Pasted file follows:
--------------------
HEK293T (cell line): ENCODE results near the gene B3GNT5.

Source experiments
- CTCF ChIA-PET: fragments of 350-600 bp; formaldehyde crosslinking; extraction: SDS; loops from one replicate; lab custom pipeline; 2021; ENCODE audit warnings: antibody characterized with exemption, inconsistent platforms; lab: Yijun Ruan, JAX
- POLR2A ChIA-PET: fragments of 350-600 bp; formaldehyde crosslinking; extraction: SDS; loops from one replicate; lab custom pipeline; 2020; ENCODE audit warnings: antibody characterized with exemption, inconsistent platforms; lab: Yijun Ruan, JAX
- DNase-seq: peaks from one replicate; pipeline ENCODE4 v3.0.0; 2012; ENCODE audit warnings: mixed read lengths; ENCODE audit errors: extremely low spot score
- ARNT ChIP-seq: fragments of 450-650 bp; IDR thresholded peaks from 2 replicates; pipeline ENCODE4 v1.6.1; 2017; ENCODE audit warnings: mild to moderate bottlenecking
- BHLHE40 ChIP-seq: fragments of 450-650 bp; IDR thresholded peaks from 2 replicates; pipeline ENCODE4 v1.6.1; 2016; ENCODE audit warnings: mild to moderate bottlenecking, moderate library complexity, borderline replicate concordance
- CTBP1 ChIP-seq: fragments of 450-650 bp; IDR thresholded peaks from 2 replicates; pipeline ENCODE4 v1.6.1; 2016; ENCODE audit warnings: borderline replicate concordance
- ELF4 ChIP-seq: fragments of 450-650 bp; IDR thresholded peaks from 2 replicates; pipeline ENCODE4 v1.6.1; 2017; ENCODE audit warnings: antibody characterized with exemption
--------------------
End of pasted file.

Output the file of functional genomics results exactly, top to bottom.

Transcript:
HEK293T (cell line): ENCODE results near the gene B3GNT5.

Source experiments
- CTCF ChIA-PET: fragments of 350-600 bp; formaldehyde crosslinking; extraction: SDS; loops from one replicate; lab custom pipeline; 2021; ENCODE audit warnings: antibody characterized with exemption, inconsistent platforms; lab: Yijun Ruan, JAX
- POLR2A ChIA-PET: fragments of 350-600 bp; formaldehyde crosslinking; extraction: SDS; loops from one replicate; lab custom pipeline; 2020; ENCODE audit warnings: antibody characterized with exemption, inconsistent platforms; lab: Yijun Ruan, JAX
- DNase-seq: peaks from one replicate; pipeline ENCODE4 v3.0.0; 2012; ENCODE audit warnings: mixed read lengths; ENCODE audit errors: extremely low spot score
- ARNT ChIP-seq: fragments of 450-650 bp; IDR thresholded peaks from 2 replicates; pipeline ENCODE4 v1.6.1; 2017; ENCODE audit warnings: mild to moderate bottlenecking
- BHLHE40 ChIP-seq: fragments of 450-650 bp; IDR thresholded peaks from 2 replicates; pipeline ENCODE4 v1.6.1; 2016; ENCODE audit warnings: mild to moderate bottlenecking, moderate library complexity, borderline replicate concordance
- CTBP1 ChIP-seq: fragments of 450-650 bp; IDR thresholded peaks from 2 replicates; pipeline ENCODE4 v1.6.1; 2016; ENCODE audit warnings: borderline replicate concordance
- ELF4 ChIP-seq: fragments of 450-650 bp; IDR thresholded peaks from 2 replicates; pipeline ENCODE4 v1.6.1; 2017; ENCODE audit warnings: antibody characterized with exemption